Last week, Naomi (Visitor Experience volunteer), Paul Turner (Warden) and myself (Visitor experience officer) went out to do some litter picking on the sides of the road that goes along the Strath Halladale. At the beginning I wasn’t expecting to find that much rubbish; just a few bottles and bags. Well, this is the result after about 2 hours of litter picking:

 

 

We collected a great amount of rubbish: bottles, cans, crisps packets and chocolate bar wrappers, all from people that drive across the Flow Country and throw stuff from the window. And this is only along the 3 km that we covered, which are part of the Forsinard Flows Nature Reserve. Imagine the amount of rubbish along the whole Strath!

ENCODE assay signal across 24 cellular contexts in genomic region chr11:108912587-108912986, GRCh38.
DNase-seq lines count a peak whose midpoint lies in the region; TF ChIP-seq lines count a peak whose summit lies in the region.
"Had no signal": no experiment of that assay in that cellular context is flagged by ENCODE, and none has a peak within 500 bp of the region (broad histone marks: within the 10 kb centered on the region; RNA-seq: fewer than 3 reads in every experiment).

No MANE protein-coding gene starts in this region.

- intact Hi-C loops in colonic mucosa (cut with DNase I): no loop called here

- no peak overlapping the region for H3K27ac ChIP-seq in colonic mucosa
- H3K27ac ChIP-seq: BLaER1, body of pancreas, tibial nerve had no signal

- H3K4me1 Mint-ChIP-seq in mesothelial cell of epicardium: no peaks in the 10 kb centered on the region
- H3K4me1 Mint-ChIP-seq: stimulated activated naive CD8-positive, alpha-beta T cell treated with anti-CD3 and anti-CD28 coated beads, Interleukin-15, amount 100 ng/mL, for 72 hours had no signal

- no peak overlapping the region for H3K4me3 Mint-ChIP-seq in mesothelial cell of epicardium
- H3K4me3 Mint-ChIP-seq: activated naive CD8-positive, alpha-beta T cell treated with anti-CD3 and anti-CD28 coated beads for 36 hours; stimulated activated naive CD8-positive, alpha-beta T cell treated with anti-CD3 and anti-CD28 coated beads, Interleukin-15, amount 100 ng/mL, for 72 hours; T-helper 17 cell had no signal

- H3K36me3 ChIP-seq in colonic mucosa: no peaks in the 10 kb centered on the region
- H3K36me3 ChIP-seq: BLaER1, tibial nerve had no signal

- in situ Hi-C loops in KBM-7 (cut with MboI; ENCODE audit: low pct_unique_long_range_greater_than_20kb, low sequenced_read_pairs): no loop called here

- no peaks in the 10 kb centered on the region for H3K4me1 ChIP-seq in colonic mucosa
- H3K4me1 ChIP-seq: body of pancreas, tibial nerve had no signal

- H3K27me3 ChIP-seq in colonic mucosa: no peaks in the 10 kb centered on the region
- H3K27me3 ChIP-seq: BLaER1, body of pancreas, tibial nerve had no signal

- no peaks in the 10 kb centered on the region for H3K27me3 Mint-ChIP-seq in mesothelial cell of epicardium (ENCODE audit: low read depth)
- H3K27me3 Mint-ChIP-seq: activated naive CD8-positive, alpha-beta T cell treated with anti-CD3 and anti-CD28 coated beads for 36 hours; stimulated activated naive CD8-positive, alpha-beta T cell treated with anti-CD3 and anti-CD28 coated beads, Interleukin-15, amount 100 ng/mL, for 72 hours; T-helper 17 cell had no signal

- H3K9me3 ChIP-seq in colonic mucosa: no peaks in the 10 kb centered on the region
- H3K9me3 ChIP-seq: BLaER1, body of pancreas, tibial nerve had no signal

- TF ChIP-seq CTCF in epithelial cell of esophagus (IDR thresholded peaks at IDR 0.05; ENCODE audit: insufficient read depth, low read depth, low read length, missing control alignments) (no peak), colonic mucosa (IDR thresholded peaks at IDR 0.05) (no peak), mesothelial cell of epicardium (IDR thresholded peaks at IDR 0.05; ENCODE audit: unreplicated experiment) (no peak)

We even found a patch with at least 10 phonebooks that someone dumped there instead of recycling them, but also broken tyres and big plastic bags and buckets used for farming that never got picked up.

The road goes across the Flow Country, which holds the biggest blanket bog found in Europe. The blanket bog is doing a great community job storing thousands of tonnes of carbon and giving a home to a great number of different species.

Forsinard Flows is stronghold for threatened species such as hen harriers, common scoters, divers and mountain hares, and for very unique plants such as sundew, butterwort, dwarf birch, bog bean, bog myrtle and bog asphodel.

Nor the reserve or the Strath is a wasteland, so please, if you’re driving or hiking through keep your litter with you and make sure nothing falls out of your pocket. Help us to keep the reserve tidy for our wildlife and plants, but also for the people that live on the Strath and for future visitors.

 

Anonymous